Gather together on 21st December and mark the Midwinter Solstice in style. Cassandra Eason celebrates its celtic beginnings here
“Each night of December, as we move towards the turning point of the year, the winter solstice, the energies begin to rise again and we take a pause from the panic of Christmas shopping. In the old Celtic traditions, it was believed that the sun was dying and the three Grandmothers of Winter acted as midwives to bring the newborn sun into life.
December flowers are a reminder that life can still be filled with colour even on the darkest days. Honour the Mexican legend with poinsettia: the tale goes that a little boy was too poor to put a gift in the charity box on Christmas Eve, and, at that moment, a beautiful scarlet flower bloomed where his tears fell. He took it into the church and placed it before the crib. Flor de la Noche Buene, Flower of the Holy Night, is still a reminder that Christmas is about love, not material offerings.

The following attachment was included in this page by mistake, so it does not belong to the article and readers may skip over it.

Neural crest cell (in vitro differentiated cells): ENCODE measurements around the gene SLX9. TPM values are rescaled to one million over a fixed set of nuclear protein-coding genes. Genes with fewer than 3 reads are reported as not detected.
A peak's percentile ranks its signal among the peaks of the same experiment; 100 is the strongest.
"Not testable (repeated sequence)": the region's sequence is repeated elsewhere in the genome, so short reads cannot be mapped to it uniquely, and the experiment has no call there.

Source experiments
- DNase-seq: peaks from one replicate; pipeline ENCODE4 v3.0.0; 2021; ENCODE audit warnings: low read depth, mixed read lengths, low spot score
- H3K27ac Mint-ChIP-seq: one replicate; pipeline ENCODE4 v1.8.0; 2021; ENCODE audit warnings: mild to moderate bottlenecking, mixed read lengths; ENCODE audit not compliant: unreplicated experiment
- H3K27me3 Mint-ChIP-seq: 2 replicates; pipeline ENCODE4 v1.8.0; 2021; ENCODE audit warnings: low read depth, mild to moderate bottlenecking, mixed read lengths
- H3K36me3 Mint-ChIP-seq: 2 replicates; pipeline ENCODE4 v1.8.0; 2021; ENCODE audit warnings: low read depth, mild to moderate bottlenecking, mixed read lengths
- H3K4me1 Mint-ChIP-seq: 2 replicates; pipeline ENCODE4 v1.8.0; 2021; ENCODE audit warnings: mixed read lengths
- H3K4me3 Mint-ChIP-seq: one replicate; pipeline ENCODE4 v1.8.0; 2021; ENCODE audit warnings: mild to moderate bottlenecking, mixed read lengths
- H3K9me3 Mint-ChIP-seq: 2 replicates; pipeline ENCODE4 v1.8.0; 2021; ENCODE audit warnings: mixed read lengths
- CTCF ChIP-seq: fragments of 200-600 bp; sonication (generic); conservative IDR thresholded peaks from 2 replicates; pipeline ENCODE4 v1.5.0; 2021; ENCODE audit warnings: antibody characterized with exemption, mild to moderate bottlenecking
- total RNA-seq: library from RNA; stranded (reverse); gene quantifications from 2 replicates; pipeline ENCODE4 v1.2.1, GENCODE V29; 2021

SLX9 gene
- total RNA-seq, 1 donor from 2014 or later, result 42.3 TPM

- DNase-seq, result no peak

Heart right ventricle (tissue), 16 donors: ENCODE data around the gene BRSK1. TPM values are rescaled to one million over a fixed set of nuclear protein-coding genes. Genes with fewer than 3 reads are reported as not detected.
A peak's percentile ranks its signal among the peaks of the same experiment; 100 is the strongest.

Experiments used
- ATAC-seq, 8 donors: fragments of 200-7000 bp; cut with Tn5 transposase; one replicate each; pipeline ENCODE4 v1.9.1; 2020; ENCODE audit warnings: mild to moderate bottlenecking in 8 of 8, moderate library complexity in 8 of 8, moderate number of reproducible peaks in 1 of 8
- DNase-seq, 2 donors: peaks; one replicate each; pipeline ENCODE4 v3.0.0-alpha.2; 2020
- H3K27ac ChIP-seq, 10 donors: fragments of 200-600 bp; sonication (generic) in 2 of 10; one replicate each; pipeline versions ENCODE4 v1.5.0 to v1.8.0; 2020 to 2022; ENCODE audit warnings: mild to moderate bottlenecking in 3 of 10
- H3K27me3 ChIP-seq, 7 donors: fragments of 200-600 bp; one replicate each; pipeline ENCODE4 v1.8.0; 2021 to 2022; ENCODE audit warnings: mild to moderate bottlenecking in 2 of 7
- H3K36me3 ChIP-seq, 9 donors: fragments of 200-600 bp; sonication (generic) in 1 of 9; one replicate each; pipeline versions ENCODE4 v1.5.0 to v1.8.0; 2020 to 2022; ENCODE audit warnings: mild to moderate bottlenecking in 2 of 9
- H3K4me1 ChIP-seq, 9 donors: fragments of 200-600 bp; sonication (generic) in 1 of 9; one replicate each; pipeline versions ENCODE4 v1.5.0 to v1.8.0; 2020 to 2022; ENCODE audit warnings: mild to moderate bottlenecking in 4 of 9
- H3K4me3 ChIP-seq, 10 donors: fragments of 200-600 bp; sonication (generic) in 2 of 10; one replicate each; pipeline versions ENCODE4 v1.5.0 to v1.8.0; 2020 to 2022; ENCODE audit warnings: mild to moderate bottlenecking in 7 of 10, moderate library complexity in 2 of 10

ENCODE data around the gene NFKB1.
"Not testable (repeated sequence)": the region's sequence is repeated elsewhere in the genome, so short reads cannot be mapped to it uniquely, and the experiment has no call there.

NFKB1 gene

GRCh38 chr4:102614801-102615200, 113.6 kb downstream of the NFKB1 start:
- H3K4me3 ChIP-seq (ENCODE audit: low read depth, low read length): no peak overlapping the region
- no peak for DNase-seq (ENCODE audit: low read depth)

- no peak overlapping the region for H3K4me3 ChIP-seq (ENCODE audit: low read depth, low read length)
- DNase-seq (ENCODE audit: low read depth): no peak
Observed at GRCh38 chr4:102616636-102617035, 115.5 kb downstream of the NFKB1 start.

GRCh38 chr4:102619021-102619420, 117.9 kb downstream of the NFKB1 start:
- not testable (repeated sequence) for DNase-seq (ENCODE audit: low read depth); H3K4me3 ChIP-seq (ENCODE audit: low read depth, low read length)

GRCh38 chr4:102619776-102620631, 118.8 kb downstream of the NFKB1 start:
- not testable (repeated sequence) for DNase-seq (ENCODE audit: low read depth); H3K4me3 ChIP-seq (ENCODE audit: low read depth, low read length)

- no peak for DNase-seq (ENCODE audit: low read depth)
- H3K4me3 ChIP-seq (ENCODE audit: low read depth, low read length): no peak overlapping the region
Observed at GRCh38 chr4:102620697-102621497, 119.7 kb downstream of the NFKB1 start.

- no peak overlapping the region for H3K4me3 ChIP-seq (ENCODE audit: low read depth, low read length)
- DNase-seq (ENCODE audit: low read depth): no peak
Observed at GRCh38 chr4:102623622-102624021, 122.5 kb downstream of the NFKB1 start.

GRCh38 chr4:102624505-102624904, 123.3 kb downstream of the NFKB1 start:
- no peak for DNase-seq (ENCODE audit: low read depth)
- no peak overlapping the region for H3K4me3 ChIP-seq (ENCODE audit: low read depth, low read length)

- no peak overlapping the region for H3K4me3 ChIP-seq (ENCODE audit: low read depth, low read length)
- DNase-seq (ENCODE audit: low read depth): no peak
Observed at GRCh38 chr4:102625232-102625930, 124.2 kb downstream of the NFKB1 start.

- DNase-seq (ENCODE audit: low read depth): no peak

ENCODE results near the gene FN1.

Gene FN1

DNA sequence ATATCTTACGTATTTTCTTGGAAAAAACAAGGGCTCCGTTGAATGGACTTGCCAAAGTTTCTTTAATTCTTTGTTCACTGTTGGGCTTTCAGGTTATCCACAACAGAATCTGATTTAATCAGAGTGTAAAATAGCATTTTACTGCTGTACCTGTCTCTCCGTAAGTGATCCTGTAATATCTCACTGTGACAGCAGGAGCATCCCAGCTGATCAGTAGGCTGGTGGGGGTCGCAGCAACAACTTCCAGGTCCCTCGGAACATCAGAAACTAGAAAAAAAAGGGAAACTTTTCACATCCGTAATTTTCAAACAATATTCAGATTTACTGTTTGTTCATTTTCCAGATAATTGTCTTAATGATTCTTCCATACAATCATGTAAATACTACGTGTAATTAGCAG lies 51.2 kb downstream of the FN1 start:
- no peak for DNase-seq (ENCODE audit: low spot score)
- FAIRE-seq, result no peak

Decorate cakes with marzipan and icing to represent the fruits, grains and riches of the Earth Mother, and follow tradition by hiding within them silver and gold charms or coins, dates and figs.
Light candles in the evenings, one for each family member as they come home on cold winter nights, including one for those who are absent or estranged. Try at least once a week in December to sit quietly in the candlelight, sharing stories of Christmases past that have since became family legends.
For more seasonal witchy tips, go to cassandraeason.com